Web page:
She sits by the computer window, waiting to hear a personal moment — usually tucked in the middle of his fire and brimstone sermon. Usually, she is there, dressed up as a life lesson, an example to be made of sacrilege.
Casualties of war, they once bonded over forbidden fruit, the cut of the smallest piece of cartilage, the impulse to flee, imagined hurts, daydreams of resurrection — real fire and brimstone, as they bore into flesh, tore apart the good bones of the brokenhearted victims of her anatomy.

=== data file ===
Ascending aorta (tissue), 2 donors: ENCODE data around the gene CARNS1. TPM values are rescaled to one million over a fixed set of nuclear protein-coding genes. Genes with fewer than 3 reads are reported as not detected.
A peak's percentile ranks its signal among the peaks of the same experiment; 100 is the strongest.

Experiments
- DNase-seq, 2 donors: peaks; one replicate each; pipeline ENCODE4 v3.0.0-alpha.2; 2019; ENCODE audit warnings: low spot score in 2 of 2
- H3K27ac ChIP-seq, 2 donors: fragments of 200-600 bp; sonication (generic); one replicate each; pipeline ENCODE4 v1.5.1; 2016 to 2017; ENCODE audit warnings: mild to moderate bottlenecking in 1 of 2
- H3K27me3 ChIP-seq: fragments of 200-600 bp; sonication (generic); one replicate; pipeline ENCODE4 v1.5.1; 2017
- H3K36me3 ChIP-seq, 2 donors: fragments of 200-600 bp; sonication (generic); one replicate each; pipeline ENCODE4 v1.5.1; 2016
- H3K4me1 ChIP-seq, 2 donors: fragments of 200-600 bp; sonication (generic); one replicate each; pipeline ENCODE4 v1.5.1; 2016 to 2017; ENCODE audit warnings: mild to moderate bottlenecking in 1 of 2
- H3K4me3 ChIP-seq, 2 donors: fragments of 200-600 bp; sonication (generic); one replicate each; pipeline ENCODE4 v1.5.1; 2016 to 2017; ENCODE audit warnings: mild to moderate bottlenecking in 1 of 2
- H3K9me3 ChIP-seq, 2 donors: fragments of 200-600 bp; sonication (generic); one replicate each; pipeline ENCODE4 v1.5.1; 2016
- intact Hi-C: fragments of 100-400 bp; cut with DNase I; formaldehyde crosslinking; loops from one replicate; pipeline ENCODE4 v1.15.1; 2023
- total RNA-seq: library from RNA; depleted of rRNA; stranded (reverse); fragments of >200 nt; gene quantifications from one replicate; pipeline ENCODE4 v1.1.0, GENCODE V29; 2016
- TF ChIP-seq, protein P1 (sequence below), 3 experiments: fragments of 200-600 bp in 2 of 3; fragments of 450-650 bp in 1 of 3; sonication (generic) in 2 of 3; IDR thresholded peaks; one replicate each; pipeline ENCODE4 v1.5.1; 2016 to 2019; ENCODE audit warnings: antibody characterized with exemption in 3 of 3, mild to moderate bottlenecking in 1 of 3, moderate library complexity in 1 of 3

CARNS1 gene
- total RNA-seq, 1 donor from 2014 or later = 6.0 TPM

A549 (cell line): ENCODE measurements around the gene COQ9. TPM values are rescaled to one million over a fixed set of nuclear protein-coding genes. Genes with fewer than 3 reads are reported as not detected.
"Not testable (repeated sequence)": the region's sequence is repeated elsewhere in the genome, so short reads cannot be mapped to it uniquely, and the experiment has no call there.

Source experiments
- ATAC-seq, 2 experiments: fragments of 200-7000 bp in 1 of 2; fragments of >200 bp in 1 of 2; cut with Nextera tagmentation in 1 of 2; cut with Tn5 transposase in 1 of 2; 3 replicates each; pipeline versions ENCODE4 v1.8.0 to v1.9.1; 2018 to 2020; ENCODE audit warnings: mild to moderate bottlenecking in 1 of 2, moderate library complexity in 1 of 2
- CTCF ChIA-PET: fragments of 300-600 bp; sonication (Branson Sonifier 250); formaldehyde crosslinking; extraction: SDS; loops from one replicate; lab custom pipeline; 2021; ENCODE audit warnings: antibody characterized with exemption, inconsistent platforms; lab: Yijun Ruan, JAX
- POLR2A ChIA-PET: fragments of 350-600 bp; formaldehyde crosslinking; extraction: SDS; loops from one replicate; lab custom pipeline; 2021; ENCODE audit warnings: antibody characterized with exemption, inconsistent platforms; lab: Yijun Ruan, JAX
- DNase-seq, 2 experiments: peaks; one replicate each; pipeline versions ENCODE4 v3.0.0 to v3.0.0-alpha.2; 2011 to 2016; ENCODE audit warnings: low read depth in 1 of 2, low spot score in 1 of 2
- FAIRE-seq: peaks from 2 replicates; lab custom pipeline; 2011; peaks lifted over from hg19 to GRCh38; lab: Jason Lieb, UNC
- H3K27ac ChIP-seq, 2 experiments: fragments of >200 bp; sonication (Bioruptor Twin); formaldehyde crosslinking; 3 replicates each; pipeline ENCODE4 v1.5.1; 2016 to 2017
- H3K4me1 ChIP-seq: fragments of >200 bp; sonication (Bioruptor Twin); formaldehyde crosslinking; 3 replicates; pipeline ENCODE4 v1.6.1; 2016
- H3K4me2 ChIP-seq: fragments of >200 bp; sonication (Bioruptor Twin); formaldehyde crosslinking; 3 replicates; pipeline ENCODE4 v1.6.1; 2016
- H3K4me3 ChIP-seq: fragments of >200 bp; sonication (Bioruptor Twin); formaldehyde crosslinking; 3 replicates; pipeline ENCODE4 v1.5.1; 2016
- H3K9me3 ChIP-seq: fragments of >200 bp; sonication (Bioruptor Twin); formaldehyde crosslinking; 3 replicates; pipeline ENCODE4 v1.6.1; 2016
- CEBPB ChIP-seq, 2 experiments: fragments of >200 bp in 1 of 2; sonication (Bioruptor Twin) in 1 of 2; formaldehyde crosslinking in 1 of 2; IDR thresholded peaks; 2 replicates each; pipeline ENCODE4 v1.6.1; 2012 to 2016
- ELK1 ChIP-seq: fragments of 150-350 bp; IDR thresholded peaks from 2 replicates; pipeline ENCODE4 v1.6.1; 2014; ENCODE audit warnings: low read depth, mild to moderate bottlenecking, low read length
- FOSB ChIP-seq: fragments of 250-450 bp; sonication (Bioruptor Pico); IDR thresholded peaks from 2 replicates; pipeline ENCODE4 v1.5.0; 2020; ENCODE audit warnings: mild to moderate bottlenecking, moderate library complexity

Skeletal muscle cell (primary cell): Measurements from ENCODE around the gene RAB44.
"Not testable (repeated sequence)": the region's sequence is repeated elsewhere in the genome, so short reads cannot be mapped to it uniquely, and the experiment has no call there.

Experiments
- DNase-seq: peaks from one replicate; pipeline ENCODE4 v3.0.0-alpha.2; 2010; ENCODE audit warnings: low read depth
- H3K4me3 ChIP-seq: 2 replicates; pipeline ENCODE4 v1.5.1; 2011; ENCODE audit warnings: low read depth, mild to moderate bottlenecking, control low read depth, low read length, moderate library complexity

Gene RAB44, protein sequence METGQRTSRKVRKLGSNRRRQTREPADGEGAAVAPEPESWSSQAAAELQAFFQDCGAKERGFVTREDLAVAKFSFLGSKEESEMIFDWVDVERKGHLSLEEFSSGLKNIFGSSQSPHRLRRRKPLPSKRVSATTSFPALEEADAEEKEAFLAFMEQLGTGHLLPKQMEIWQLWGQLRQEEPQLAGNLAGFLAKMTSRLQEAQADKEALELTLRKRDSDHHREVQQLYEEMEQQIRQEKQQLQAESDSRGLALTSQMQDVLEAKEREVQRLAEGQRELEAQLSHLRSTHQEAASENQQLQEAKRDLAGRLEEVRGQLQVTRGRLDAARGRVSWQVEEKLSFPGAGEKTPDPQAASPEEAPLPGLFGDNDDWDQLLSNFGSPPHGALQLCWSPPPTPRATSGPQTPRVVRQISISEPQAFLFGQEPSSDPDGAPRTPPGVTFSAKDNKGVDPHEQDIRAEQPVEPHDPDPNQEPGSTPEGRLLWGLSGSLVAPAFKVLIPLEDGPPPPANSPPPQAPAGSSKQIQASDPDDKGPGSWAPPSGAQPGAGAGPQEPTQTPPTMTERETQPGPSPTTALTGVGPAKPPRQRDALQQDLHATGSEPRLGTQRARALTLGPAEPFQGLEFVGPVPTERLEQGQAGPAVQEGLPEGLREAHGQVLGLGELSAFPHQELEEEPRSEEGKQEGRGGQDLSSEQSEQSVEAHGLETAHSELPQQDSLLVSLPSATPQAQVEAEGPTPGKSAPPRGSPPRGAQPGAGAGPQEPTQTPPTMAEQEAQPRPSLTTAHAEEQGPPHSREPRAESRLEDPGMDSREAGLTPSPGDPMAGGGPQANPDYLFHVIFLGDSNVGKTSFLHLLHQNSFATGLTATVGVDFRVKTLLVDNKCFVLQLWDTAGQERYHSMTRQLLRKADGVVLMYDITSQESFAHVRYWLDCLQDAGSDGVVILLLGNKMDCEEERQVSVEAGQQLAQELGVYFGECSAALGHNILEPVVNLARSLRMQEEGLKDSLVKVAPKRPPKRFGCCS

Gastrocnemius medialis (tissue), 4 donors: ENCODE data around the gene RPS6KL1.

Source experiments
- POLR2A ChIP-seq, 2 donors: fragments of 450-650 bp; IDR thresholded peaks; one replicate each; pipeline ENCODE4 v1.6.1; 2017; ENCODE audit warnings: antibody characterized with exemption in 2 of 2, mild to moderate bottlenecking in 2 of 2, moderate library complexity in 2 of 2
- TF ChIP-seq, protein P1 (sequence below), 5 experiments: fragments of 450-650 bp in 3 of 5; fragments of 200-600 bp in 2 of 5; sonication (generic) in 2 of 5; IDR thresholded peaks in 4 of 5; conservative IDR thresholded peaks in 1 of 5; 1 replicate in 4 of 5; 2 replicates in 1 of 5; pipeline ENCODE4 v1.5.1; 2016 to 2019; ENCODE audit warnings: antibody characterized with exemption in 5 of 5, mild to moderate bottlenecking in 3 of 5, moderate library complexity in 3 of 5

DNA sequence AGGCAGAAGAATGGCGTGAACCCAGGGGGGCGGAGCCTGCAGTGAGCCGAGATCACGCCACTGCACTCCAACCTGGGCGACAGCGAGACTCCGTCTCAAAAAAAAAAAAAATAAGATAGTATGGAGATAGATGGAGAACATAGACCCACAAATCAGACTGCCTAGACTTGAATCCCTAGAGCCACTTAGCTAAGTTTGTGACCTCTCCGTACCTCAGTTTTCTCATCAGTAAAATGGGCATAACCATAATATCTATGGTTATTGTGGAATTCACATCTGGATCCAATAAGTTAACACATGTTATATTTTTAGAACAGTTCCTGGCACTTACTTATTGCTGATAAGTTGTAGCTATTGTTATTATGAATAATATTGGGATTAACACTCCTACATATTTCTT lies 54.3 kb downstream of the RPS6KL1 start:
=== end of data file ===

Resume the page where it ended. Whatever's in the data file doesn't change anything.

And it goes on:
With every passing service, he worshiped away the remains of his angry young man into the role of the pious, spouting scripted Scripture, carefully maintaining polite society, strangers gathered together on the first day of Bible study.
Every other year, she pores over transient pages of their shared past, drawn together by mutual hatred of the prodigal daughter who got away — the one he fantasized about the fucking from behind, the one who blamed her for everything.
In her intermittent dreams, she sits there still, three rows behind the exit, waiting for his return, wading through the grandchildren, the ex-pat rejects, hungry parishioners unlocking their jaws for one more crumb from the Bread of Life.
The hours between Sabbath and Monday are always the loneliest.